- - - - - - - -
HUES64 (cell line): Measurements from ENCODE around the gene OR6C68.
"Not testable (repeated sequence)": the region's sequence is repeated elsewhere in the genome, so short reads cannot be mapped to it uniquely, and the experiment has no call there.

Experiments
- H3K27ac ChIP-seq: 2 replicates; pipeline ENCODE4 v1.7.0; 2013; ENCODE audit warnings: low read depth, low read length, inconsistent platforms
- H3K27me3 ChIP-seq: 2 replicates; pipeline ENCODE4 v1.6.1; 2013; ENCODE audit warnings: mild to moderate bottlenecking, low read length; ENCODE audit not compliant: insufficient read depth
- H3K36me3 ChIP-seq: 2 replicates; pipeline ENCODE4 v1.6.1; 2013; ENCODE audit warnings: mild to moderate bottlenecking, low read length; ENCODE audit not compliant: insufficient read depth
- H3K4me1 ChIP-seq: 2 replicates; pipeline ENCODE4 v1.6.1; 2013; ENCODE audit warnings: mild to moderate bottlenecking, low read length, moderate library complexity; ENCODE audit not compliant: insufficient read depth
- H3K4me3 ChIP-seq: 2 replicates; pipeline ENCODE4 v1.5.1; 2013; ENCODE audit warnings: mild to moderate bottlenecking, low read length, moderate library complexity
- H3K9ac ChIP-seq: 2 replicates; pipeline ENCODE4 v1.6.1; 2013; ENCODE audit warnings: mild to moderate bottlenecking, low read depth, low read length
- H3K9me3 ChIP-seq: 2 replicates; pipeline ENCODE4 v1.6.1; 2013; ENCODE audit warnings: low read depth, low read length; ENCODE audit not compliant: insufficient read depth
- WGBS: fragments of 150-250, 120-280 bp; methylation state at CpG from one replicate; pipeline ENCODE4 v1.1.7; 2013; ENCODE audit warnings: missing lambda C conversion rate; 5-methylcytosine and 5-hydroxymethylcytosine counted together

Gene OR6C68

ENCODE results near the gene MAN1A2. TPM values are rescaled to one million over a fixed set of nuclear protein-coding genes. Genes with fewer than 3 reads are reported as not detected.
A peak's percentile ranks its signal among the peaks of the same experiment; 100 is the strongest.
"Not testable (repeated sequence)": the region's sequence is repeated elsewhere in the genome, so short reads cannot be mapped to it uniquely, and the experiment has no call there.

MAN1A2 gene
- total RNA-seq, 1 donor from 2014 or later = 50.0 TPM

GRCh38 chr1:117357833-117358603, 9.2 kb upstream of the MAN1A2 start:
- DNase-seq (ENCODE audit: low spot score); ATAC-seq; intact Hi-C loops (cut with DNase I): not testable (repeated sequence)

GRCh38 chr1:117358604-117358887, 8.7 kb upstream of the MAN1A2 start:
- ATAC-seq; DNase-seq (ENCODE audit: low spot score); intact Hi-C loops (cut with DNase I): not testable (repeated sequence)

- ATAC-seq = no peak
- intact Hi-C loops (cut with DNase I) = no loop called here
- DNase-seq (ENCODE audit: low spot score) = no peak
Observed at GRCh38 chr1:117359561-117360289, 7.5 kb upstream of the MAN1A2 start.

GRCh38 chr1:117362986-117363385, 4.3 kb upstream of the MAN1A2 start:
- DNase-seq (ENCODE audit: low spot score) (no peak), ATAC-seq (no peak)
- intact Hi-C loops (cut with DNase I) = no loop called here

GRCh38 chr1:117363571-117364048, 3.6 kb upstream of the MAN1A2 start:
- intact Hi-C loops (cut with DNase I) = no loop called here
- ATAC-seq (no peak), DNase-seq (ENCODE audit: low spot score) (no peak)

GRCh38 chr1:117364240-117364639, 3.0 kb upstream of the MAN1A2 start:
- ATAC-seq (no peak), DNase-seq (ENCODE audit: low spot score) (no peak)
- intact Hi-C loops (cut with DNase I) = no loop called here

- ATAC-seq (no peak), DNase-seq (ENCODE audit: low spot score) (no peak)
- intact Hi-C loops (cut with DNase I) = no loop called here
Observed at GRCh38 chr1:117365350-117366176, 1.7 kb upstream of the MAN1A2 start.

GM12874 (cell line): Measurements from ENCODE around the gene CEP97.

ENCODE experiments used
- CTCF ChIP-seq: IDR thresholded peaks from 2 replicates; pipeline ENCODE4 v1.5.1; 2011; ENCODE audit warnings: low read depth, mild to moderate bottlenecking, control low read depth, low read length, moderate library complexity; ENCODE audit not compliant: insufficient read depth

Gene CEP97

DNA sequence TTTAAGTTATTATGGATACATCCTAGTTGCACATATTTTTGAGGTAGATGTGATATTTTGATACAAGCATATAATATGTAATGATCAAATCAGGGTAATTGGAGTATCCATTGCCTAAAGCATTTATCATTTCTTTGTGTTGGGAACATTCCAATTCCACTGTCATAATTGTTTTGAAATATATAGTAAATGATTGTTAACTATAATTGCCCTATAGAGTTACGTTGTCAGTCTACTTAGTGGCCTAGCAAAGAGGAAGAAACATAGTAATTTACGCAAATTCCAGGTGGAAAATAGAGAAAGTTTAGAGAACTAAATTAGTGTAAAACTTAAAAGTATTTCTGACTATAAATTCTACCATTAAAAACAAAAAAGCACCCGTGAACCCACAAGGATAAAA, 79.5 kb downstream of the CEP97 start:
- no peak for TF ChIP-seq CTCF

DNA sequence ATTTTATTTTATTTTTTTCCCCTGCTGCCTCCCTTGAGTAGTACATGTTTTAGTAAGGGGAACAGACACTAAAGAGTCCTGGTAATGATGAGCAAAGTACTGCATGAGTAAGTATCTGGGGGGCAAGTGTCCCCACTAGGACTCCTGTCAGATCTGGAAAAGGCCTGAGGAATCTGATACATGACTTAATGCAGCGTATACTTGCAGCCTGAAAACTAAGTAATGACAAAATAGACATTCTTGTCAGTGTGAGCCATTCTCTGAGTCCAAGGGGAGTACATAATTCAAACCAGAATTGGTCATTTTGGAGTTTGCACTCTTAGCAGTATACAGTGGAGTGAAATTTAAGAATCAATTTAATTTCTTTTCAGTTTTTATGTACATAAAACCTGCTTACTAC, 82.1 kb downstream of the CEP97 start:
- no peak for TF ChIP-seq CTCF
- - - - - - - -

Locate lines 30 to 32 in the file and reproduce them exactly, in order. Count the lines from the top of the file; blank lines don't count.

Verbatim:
- intact Hi-C loops (cut with DNase I) = no loop called here
- ATAC-seq (no peak), DNase-seq (ENCODE audit: low spot score) (no peak)

GRCh38 chr1:117364240-117364639, 3.0 kb upstream of the MAN1A2 start: